- On May 16, 2023, at a hearing of the Senate Banking, Housing, and Urban Affairs (BHUA) Committee, Senator Warren blasted the former CEOs of SVB and Signature Bank (Signature) for lobbying Congress to weaken banking regulations, loading up their banks with risk, ignoring regulators’ warnings, and crashing their banks – all while keeping their multi-million dollar paychecks.
- On May 4, 2023, at a BHUA hearing, Senator Warren highlighted the importance of passing strong legislation to provide the Federal Deposit Insurance Corporation (FDIC) with the necessary authority to claw back executive pay whenever banks collapse, regardless of the specific process the FDIC uses to pick up the pieces.
- On May 4, 2023, Senator Warren sent a letter to First Republic Bank’s former CEO Michael J. Roffler, inquiring about his and First Republican executives’ mismanagement of the bank, their lobbying for weaker rules, and their compensation and stock sales.
- On March 22, 2023, Senators Warren and Rick Scott (R-Fla.) introduced bipartisan legislation to require a presidentially-appointed and Senate-confirmed Inspector General to the Board of Governors of the Federal Reserve System and the Bureau of Consumer Financial Protection.
- On March 22, 2023, Senators Warren, Tammy Duckworth (D-Ill.), Richard Blumenthal (D-Conn.), Bernie Sanders (I-Vt.), Jack Reed (D-R.I.), Mazie Hirono (D-Hawaii), Ed Markey (D-Mass.), Angus King (I-Maine), Sheldon Whitehouse (D-R.I.), Tina Smith (D-Minn.), Chris Van Hollen (D-Md.), and Brian Schatz (D-Hawaii) sent a letter to the Vice Chair for Supervision of the Federal Reserve Michael Barr, calling on him to exercise the Fed’s authority to apply stronger regulation and supervision to banks with assets totaling $100 to $250 billion.
- On March 19, 2023, Senator Warren sent a letter to the Inspectors General at the Department of Treasury, the FDIC, and the Fed, urging them to immediately open a thorough, independent investigation of the causes of the bank management and regulatory and supervisory problems that resulted in this month’s failure of Silicon Valley Bank and Signature Bank and deliver preliminary results to Congress and the public within 30 days.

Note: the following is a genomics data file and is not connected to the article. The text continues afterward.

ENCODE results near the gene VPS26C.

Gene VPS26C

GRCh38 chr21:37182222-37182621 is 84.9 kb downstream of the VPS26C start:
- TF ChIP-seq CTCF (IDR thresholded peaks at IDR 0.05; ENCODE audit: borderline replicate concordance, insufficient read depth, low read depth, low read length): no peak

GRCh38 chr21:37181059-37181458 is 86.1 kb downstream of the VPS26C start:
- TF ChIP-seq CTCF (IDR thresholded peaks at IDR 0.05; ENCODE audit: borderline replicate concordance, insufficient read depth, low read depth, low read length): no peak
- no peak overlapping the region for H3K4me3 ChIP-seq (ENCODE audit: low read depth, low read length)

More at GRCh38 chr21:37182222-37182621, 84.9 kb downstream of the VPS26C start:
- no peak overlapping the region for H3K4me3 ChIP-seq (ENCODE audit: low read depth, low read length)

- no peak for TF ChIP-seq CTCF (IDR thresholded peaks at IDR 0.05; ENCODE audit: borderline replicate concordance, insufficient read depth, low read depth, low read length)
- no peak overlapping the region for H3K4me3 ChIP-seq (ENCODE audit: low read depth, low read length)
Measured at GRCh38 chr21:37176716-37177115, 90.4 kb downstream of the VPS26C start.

- On March 14, 2023, Senator Warren and Representative Katie Porter (D-Calif.) led dozens of Democratic lawmakers to introduce the Secure Viable Banking Act, legislation that would repeal Title IV of the Economic Growth, Regulatory Relief, and Consumer Protection Act of 2018 following the collapse of SVB and Signature Bank. In 2018, Senator Warren was outspoken about the dangers of passing the Economic Growth, Regulatory Relief, and Consumer Protection Act, which reduced critical oversight and capital requirements for large banks.
- On March 14, 2023, Senator Warren sent a letter to ex-SVB CEO Greg Becker, asking for answers about his and SVB lobbyists’ efforts to roll back Dodd-Frank rules prior to the collapse of the bank.
- On March 14, 2023, Senator Warren called on Federal Reserve Chair Jay Powell to recuse himself from the Federal Reserve’s announced internal review of its supervision and regulation of SVB.
- On March 13, 2023, Senator Warren published an op-ed in the New York Times calling Congress and federal regulators to strengthen weakened rules to avoid another crisis, intensify bank oversight, reform deposit insurance, and hold SVB executives accountable for any malfeasance or mismanagement that led to its failure.
- On March 10, 2023, Senator Warren released a statement following the collapse of SVB.